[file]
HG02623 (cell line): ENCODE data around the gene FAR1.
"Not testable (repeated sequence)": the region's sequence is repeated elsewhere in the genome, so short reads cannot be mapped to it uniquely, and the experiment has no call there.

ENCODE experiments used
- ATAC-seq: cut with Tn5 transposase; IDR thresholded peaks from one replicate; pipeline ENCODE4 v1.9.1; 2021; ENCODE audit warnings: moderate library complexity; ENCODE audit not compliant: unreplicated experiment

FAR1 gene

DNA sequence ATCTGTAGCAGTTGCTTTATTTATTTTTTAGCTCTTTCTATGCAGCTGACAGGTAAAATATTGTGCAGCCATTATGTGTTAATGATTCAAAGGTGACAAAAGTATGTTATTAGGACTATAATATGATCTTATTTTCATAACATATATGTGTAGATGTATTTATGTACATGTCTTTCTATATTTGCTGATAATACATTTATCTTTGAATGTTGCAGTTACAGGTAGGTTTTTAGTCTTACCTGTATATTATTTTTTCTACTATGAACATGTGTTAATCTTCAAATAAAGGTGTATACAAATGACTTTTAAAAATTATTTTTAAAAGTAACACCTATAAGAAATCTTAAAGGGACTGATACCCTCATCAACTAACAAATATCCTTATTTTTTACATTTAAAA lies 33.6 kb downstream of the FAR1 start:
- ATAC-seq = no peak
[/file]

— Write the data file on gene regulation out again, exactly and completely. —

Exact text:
HG02623 (cell line): ENCODE data around the gene FAR1.
"Not testable (repeated sequence)": the region's sequence is repeated elsewhere in the genome, so short reads cannot be mapped to it uniquely, and the experiment has no call there.

ENCODE experiments used
- ATAC-seq: cut with Tn5 transposase; IDR thresholded peaks from one replicate; pipeline ENCODE4 v1.9.1; 2021; ENCODE audit warnings: moderate library complexity; ENCODE audit not compliant: unreplicated experiment

FAR1 gene

DNA sequence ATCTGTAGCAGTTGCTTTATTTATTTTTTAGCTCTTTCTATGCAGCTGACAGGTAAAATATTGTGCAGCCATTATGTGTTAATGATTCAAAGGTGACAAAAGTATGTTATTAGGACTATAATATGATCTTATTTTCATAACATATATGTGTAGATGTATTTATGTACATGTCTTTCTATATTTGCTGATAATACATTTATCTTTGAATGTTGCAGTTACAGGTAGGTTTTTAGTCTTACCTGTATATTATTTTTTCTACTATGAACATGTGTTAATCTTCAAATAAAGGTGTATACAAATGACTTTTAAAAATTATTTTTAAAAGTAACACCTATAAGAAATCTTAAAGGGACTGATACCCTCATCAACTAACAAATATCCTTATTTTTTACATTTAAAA lies 33.6 kb downstream of the FAR1 start:
- ATAC-seq = no peak